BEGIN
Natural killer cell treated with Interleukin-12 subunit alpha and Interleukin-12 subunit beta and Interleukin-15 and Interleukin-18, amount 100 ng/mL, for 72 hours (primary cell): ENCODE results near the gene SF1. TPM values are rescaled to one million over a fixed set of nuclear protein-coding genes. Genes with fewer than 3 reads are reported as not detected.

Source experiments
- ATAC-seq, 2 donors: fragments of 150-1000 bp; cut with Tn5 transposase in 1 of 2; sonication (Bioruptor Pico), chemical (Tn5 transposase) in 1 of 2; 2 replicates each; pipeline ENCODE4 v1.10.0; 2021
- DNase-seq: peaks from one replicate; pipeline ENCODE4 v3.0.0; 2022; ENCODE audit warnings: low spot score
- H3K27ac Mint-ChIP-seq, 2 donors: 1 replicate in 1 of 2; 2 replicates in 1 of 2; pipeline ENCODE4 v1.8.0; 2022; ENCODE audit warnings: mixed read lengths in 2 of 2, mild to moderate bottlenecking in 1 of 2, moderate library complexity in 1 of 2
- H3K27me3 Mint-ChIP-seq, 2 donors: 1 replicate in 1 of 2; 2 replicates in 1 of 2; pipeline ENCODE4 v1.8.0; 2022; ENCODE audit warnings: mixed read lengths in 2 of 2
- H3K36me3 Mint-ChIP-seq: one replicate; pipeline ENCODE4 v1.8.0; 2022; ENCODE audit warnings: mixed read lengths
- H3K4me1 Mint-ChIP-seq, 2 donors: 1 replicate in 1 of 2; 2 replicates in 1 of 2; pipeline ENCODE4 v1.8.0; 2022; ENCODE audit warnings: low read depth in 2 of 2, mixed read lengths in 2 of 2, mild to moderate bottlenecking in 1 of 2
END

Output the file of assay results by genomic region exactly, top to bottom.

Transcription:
Natural killer cell treated with Interleukin-12 subunit alpha and Interleukin-12 subunit beta and Interleukin-15 and Interleukin-18, amount 100 ng/mL, for 72 hours (primary cell): ENCODE results near the gene SF1. TPM values are rescaled to one million over a fixed set of nuclear protein-coding genes. Genes with fewer than 3 reads are reported as not detected.

Source experiments
- ATAC-seq, 2 donors: fragments of 150-1000 bp; cut with Tn5 transposase in 1 of 2; sonication (Bioruptor Pico), chemical (Tn5 transposase) in 1 of 2; 2 replicates each; pipeline ENCODE4 v1.10.0; 2021
- DNase-seq: peaks from one replicate; pipeline ENCODE4 v3.0.0; 2022; ENCODE audit warnings: low spot score
- H3K27ac Mint-ChIP-seq, 2 donors: 1 replicate in 1 of 2; 2 replicates in 1 of 2; pipeline ENCODE4 v1.8.0; 2022; ENCODE audit warnings: mixed read lengths in 2 of 2, mild to moderate bottlenecking in 1 of 2, moderate library complexity in 1 of 2
- H3K27me3 Mint-ChIP-seq, 2 donors: 1 replicate in 1 of 2; 2 replicates in 1 of 2; pipeline ENCODE4 v1.8.0; 2022; ENCODE audit warnings: mixed read lengths in 2 of 2
- H3K36me3 Mint-ChIP-seq: one replicate; pipeline ENCODE4 v1.8.0; 2022; ENCODE audit warnings: mixed read lengths
- H3K4me1 Mint-ChIP-seq, 2 donors: 1 replicate in 1 of 2; 2 replicates in 1 of 2; pipeline ENCODE4 v1.8.0; 2022; ENCODE audit warnings: low read depth in 2 of 2, mixed read lengths in 2 of 2, mild to moderate bottlenecking in 1 of 2